Let be the length of the curve(s) in (the length may be zero). Then Hence, by the Estimation Lemma

Therefore,

where is the area of all the squares . Now is less than or equal to the length of the side of the original square enclosing .

Hence,

This ends the proof.

**Some thoughts on teaching:**

For a teacher what’s good about this way of proving it? Well, it means you have rigorously proved a version that will cope with the main applications of the theorem: Cauchy’s residue theorem to evaluation of improper real integrals. For these, and proofs of theorems such as Fundamental Theorem of Algebra or Louiville’s theorem you never need more than a finite number of arcs and lines (or a circle – which is just a complete arc).

Also, the proof is divided into distinct sections rather than being mixed up. The standard proof involving proving the statement first for a triangle or square requires a nesting during which one has to keep track of an estimation. In the proof above the nesting is separated from the estimation and hence, I believe, is easier to understand and follow. Furthermore, standard proofs then have to move to a more general setting. Usually this is achieved by applying the triangle result to show that the on a star-shaped/convex domain an analytic function has an antiderivative. This can then be used to prove a version of the theorem involving simple contours or more general domains such as simply connected spaces.

The proof above can also be followed with a generalization to more complicated contours and domains but I think for an introductory course with not much time to give all the details, then this is unnecessary. Anyone who is interested will be able to find a proof of the more general version.

One flaw in almost all proofs of the theorem is that you have to make some assumption about Jordan curves or some similar property of contours. I think this is unavoidable but at least the Jordan Curve Theorem is intuitively obvious so I feel justified in not proving it.

**Acknowledgements**

Thanks to Matt Daws for conversations about this proof and to Steve Trotter for typing the original Latex.

superb proof!

This is the easiest to understand proof of cauchy’s integral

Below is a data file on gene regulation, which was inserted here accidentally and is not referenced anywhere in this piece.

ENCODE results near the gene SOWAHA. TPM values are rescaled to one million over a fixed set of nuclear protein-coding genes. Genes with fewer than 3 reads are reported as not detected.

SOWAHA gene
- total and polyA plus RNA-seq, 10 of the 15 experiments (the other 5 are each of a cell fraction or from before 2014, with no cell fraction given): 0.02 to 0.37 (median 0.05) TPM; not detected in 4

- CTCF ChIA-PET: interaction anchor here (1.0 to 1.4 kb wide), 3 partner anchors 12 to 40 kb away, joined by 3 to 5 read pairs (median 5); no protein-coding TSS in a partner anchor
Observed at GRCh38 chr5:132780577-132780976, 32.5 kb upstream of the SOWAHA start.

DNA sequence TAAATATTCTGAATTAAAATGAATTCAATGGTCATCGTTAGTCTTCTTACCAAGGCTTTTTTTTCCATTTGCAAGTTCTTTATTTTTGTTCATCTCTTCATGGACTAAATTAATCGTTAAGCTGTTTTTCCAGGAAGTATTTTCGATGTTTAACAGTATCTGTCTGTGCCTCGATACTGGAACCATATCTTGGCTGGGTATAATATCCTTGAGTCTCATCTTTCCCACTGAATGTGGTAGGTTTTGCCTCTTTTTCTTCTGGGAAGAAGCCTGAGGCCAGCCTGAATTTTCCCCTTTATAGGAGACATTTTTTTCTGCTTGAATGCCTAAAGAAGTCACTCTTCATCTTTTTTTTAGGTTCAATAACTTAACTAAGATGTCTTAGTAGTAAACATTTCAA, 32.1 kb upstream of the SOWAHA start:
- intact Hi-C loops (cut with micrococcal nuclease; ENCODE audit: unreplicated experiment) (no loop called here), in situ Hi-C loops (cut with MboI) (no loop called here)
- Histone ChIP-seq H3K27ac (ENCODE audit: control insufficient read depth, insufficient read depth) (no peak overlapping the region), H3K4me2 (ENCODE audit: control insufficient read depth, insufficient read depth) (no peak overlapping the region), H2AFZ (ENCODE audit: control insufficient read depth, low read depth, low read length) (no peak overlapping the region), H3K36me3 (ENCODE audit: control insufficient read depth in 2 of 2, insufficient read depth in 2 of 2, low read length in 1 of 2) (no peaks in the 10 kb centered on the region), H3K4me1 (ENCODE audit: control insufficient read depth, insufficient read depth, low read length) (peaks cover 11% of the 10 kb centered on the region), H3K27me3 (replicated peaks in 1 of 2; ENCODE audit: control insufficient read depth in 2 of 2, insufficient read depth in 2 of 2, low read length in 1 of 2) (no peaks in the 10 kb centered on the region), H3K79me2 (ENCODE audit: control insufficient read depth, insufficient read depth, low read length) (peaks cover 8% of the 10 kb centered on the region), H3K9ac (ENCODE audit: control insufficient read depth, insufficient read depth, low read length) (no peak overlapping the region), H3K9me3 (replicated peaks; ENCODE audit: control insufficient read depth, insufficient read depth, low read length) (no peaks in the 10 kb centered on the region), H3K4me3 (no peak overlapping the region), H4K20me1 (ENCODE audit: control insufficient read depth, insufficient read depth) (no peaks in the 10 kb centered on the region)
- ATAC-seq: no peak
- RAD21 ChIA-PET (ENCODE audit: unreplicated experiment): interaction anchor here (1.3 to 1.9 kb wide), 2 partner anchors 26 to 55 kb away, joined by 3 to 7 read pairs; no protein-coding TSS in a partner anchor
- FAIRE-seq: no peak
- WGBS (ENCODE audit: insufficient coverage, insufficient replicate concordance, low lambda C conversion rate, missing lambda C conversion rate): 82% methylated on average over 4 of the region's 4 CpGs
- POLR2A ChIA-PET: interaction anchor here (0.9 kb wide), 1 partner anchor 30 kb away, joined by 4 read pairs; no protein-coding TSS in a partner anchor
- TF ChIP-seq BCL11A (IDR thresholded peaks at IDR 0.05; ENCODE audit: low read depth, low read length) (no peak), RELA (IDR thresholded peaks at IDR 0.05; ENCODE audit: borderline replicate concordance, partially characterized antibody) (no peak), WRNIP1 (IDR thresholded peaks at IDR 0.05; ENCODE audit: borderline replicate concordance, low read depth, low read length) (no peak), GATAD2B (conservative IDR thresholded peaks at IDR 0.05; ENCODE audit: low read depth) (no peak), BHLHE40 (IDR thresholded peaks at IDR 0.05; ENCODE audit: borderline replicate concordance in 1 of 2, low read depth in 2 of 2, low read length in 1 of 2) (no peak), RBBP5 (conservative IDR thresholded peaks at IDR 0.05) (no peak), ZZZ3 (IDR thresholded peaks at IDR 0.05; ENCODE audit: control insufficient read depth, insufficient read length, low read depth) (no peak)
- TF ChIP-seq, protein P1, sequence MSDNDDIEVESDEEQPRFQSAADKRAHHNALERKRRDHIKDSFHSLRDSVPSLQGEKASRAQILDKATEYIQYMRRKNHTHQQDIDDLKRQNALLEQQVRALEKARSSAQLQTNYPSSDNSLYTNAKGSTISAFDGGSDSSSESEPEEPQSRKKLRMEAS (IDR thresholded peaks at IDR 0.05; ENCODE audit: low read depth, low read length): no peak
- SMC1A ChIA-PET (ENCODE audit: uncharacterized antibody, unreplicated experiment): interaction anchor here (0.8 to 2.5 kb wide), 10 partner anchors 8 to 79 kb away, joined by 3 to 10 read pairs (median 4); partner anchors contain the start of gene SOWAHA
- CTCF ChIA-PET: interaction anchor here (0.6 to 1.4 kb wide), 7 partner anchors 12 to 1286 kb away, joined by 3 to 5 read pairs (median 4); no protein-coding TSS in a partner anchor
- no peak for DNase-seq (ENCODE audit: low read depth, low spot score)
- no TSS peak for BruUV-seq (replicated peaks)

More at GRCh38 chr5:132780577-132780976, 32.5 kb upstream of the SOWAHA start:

theorem I have ever known.

Thank you.

This proof helps me to get a deeper understanding of

complex analysis. Thank you very much.

If I’d been a student in your class when you gave the proof, then I’d would have walked out right away, gone to the Registrar’s office, dropped the course, and told everyone that what you were doing was less clear than mud, total junk mathematics. I’d upchuck.

First, what the heck is C? You need to say. I’ve used C as a convex set, a closed set, a constraint set, etc. Maybe, I’m guessing, you mean that C is the set of complex numbers. SAY SO or DROP it.

Next, what the heck is a ‘domain’. I should not have even zip, zilch, zero idea and don’t. Any assumption I’d make would be sloppy leaving me wide open to attack. You need a definition. Can a ‘domain’ be empty? Is it convex, connected, simply connected, closed in the usual topology of C, or what the heck? As soon as you mentioned ‘domain’ I’d be on the way to the registrar’s office. Need to DEFINE ‘domain’.

Next, I deeply, profoundly, hated and despised everything I heard about functions of a complex variable as totally useless mental self abuse, from Hille, Ahlfors, Rudin, etc. and heavily because of the totally goofy definition of differentiation. And, why the heck would I care about a function of a complex variable — in practice I’ve never had one. Complex valued, sure; complex variable, never. And I don’t think I want one.

So, when you mention differentiable, you MUST give a definition so the rest of us know what wacko, goofy version of differentiation you are using. I’ve worked with the gradient, Frechet derivatives, Dini derivatives, sub-gradients, and supporting hyperplanes — what the heck do you mean? Without that definition, right, off to the Registrar’s office. Else I’m doing sloppy mathematics and leaving myself open to attack.